51458784-07-046-Sonys-Battle - 07-046 Rev: September 17,...

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07-046 Rev: September 17, 2008 This case was prepared by Kahn Jekarl, MBA 2007, and Cate Reavis under the supervision of Professor John Sterman. Professor Sterman is the Jay W. Forrester Professor in Computer Studies. Copyright © 2007, John Sterman. This work is licensed under the Creative Commons Attribution-Noncommercial-No Derivative Works 3.0 Unported License. To view a copy of this license visit http://creativecommons.org/licenses/by-nc-nd/3.0/ or send a letter to Creative Commons, 171 Second Street, Suite 300, San Francisco, California, 94105, USA. Sony's Battle for Video Game Supremacy John Sterman, Kahn Jekarl, Cate Reavis As Sir Howard Stringer, CEO of Sony Corporation, settled in for his flight back to Japan from New York, a number of pressing issues occupied his mind about Sony’s future. At the forefront, Sony’s next generation video game console, the PlayStation 3 (PS3), was set to launch worldwide on November 17, 2006, a mere week away. Despite PlayStation 2’s (PS2) dominance in the last generation of gaming consoles, Stringer understood that past successes were no guarantee of future success in the intensely competitive game industry. Microsoft had launched the first volley in the last console war by releasing the Xbox 360 in the fall of 2005. Within one year, almost 4 million Xbox 360s had been sold worldwide, giving Microsoft a significant head-start in the race for market dominance. Meanwhile, Nintendo, a competitor thought to be dead due to the lackluster sales of its previous console, the Nintendo Gamecube, had generated significant “buzz” around its new entry, the Nintendo Wii (pronounced “we”). Targeting more of a mainstream audience than Sony and Microsoft, the Wii, scheduled to launch just two days after the PS3, posed a serious threat to Sony’s market share, particularly due to its $249.99 retail price, half the price of the PS3. Stringer also knew that there was much more at stake than winning the console war. The next generation of the DVD market was at stake as well. In addition to being a gaming console, the PS3 was a Blu-Ray disc player. Blu-Ray was a next-generation optical disc format that held more than five times as much information as DVDs and allowed high-definition television (HDTV) owners to watch movies with an unprecedented level of image quality. The PS3 was, in effect, the “Trojan- horse” for the Blu-Ray format.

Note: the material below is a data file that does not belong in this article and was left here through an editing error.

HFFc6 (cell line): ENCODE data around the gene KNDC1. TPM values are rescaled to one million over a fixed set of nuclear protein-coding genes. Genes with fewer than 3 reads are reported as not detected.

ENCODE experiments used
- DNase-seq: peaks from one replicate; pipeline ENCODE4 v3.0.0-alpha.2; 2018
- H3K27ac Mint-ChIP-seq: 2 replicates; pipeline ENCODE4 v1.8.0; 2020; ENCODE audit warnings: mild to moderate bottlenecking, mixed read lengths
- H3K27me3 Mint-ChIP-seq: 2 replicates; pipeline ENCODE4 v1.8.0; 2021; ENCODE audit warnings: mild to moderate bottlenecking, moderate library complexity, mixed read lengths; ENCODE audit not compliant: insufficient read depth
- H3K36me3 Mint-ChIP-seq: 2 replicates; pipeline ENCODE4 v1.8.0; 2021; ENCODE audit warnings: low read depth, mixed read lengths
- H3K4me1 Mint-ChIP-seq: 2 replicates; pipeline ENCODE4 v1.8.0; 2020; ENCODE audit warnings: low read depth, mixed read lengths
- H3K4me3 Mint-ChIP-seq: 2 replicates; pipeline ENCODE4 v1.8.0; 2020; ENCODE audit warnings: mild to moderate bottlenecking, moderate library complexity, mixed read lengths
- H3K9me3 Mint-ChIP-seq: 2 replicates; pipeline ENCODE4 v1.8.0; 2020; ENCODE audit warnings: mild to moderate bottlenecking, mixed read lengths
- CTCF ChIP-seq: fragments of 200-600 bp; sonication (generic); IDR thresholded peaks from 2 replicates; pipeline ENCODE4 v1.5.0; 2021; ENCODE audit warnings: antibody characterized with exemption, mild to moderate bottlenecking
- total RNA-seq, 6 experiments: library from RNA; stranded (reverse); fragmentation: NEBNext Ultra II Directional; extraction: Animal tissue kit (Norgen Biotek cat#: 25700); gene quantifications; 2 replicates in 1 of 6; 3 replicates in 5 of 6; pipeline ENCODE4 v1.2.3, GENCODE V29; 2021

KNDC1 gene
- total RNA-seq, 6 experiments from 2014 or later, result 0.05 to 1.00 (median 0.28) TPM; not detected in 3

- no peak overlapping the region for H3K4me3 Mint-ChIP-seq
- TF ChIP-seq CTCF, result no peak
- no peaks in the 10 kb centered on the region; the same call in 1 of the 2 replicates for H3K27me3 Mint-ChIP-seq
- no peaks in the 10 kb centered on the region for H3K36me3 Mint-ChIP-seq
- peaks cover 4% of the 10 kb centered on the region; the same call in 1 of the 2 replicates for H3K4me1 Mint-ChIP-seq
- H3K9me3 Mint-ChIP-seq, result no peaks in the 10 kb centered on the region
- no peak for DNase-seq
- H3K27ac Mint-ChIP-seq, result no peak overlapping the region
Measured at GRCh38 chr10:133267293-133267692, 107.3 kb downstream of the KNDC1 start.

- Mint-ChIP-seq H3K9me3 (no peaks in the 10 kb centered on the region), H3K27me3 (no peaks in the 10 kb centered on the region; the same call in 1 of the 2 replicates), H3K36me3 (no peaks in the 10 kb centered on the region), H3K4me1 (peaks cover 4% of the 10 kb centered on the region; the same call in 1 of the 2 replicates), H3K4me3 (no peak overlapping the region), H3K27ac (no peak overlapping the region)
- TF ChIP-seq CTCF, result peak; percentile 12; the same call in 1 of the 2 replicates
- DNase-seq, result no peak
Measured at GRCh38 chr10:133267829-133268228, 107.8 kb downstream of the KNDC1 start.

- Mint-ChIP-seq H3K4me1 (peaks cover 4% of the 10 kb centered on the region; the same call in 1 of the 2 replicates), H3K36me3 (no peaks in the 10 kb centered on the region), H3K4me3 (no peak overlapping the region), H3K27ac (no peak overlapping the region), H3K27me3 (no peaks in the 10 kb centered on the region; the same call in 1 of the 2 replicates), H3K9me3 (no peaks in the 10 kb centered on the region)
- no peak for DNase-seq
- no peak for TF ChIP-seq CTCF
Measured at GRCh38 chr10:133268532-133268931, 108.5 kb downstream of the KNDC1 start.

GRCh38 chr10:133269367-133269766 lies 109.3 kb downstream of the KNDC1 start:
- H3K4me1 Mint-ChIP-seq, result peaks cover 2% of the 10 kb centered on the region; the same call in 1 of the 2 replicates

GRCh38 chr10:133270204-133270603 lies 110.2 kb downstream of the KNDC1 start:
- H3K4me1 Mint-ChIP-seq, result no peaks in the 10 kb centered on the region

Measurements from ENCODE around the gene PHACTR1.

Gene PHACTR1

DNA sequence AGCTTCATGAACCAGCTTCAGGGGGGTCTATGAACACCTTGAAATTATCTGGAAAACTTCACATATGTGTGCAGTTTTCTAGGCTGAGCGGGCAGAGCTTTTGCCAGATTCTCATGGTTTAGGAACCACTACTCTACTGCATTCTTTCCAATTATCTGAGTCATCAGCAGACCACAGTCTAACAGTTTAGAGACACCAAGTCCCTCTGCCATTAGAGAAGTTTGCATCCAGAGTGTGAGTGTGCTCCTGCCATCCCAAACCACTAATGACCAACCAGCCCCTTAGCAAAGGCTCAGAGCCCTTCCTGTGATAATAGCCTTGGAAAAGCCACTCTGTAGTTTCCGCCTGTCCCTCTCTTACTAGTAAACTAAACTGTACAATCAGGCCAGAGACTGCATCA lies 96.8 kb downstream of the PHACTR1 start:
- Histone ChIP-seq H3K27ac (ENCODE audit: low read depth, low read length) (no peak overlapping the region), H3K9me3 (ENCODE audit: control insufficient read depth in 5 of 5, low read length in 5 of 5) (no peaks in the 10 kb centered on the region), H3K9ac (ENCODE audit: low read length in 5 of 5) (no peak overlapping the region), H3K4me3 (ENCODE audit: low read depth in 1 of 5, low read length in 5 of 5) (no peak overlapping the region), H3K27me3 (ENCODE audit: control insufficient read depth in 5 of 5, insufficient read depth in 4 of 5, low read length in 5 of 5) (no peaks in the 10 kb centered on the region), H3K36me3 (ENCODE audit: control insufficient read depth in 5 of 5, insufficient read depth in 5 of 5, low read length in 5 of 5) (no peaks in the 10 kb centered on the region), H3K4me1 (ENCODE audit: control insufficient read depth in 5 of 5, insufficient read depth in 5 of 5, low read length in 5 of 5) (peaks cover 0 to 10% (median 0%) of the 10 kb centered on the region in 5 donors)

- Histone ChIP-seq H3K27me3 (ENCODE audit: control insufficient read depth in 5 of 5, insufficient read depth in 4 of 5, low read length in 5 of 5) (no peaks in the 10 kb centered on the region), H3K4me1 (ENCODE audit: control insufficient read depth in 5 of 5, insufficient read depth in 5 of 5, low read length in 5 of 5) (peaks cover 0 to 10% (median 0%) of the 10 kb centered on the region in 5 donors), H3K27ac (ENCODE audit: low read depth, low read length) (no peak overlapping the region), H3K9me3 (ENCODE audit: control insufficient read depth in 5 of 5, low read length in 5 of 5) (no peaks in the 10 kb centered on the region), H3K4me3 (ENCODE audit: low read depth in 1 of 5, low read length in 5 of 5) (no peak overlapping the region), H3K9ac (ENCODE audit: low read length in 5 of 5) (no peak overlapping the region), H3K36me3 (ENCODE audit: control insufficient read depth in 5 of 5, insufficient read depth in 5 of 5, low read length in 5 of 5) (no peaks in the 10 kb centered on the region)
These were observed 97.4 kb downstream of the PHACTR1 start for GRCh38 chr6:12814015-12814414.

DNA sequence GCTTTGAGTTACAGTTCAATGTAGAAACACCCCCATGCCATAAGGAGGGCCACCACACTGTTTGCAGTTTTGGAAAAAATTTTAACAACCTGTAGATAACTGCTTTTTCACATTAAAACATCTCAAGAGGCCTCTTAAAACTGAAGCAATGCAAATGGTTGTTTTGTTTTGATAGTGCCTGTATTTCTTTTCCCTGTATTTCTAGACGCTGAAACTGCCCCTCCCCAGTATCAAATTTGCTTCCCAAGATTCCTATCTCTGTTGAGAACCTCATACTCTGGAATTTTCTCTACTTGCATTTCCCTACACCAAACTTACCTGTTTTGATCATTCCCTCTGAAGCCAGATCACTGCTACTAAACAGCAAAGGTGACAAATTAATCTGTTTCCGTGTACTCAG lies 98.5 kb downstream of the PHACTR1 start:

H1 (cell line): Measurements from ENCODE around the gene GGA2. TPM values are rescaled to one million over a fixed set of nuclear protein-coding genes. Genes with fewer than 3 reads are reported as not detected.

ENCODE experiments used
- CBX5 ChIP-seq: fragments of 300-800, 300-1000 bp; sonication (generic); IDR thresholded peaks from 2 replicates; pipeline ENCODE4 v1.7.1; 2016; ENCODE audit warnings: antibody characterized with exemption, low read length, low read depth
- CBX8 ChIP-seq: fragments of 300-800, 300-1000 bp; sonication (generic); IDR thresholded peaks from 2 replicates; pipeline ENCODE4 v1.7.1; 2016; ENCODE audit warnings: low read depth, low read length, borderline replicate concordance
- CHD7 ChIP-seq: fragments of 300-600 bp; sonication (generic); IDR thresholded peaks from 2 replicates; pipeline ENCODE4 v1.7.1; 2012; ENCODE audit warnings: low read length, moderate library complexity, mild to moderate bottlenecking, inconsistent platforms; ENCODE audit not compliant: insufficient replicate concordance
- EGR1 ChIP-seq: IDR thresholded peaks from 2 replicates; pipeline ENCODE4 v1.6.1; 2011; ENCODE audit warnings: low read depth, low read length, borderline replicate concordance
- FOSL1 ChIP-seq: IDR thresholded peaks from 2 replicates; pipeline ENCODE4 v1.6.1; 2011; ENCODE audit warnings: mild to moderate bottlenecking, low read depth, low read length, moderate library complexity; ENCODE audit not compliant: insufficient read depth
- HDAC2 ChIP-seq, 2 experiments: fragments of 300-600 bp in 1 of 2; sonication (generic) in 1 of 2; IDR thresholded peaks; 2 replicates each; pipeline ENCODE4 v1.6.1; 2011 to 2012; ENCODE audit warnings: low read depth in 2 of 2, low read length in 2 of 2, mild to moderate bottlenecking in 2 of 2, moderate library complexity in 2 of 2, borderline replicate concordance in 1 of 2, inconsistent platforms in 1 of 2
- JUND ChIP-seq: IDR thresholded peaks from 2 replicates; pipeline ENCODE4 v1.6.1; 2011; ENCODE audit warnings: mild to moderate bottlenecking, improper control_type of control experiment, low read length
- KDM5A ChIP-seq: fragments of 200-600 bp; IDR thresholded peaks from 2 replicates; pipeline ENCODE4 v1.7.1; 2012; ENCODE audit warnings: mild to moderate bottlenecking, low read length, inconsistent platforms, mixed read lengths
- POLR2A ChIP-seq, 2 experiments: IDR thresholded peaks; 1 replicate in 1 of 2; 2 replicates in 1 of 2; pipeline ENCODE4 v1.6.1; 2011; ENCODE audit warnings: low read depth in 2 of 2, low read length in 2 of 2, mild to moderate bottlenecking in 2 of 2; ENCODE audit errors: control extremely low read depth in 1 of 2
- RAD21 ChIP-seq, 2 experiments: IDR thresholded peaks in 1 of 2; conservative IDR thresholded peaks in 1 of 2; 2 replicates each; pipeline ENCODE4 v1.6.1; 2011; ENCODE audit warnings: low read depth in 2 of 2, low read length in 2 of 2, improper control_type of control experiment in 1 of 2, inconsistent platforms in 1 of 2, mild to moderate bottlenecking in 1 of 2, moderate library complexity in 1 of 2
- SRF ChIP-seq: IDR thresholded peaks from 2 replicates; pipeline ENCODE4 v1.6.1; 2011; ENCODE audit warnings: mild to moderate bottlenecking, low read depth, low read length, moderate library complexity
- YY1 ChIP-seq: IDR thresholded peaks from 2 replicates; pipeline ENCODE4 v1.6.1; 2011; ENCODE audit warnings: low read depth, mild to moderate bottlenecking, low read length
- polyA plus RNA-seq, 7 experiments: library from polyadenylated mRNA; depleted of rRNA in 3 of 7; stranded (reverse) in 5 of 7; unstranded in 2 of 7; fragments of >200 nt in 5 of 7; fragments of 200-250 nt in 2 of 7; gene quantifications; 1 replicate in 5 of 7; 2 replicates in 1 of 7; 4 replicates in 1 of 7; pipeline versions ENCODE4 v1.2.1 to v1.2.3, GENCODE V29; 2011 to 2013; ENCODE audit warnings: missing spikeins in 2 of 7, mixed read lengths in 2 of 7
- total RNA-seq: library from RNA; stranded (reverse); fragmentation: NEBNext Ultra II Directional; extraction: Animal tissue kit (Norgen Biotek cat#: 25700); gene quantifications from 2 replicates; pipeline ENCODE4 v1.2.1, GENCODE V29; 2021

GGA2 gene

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SONY'S BATTLE FOR VIDEO GAME SUPREMACY John Sterman, Kahn Jekarl, Cate Reavis Rev: September 17, 2008 2 Sony found itself in an intense standards war with Toshiba, a well-established Japanese electronics manufacturer, that, in partnership with Microsoft, had developed its own digital video standard, the HD-DVD that retailed for $500. The battle lines were being drawn as companies including HBO, New Line, Intel, and Sanyo aligned themselves with HD-DVD and Fox, Disney, MGM, Lionsgate, Apple, Dell, Pioneer, Panasonic, Philips, HP, and Sharp sided with Blu-Ray. Warner Brothers and Paramount were supporting both formats.
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This note was uploaded on 07/21/2011 for the course BUS 10001 taught by Professor All during the Spring '11 term at Shaheed Zulfiqar Ali Bhutto Institute of Science and Technology.

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51458784-07-046-Sonys-Battle - 07-046 Rev: September 17,...

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